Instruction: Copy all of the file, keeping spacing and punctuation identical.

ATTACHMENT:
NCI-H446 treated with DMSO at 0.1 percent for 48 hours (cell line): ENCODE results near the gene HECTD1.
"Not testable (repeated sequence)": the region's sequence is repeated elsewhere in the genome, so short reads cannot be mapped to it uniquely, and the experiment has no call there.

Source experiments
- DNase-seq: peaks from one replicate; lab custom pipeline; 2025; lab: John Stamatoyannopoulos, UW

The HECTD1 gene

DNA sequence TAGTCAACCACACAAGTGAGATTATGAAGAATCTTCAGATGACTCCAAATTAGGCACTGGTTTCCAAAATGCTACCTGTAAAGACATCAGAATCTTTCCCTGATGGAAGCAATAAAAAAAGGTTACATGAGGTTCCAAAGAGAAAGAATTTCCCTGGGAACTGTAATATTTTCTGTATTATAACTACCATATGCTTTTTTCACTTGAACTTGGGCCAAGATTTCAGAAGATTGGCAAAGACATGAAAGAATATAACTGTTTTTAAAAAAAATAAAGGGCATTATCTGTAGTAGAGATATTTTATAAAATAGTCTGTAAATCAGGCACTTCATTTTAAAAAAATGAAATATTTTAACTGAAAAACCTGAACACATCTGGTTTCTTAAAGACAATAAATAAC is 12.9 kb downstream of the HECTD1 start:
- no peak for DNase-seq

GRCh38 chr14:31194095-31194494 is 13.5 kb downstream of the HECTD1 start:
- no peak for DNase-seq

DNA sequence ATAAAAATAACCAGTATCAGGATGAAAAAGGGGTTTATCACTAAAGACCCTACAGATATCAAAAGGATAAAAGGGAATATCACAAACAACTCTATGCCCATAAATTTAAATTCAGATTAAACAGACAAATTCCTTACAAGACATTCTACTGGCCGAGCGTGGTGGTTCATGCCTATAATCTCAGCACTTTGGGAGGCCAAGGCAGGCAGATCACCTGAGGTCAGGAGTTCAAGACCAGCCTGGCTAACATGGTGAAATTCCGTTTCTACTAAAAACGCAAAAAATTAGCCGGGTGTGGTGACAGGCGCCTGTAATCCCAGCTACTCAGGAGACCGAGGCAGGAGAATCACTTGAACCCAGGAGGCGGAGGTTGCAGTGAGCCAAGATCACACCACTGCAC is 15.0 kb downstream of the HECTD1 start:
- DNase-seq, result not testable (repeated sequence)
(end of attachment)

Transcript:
NCI-H446 treated with DMSO at 0.1 percent for 48 hours (cell line): ENCODE results near the gene HECTD1.
"Not testable (repeated sequence)": the region's sequence is repeated elsewhere in the genome, so short reads cannot be mapped to it uniquely, and the experiment has no call there.

Source experiments
- DNase-seq: peaks from one replicate; lab custom pipeline; 2025; lab: John Stamatoyannopoulos, UW

The HECTD1 gene

DNA sequence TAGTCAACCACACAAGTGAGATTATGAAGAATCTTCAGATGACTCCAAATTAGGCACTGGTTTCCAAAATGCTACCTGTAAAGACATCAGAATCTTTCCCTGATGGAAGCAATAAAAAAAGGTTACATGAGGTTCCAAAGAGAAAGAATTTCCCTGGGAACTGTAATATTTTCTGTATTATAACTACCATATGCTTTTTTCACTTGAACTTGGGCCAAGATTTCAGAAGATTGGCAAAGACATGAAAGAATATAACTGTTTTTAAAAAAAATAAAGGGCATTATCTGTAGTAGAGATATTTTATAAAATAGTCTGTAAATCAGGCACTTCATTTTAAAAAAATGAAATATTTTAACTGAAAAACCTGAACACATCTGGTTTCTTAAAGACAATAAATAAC is 12.9 kb downstream of the HECTD1 start:
- no peak for DNase-seq

GRCh38 chr14:31194095-31194494 is 13.5 kb downstream of the HECTD1 start:
- no peak for DNase-seq

DNA sequence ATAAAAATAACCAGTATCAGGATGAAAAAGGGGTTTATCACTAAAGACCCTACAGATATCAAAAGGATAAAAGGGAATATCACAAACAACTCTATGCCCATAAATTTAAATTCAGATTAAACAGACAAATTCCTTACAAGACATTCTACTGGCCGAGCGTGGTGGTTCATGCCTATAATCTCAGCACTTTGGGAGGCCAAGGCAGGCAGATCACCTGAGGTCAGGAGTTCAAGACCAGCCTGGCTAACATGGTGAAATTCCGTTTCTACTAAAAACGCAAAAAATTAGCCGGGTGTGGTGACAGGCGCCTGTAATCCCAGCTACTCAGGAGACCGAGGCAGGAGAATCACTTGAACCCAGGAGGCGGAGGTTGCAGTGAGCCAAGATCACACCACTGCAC is 15.0 kb downstream of the HECTD1 start:
- DNase-seq, result not testable (repeated sequence)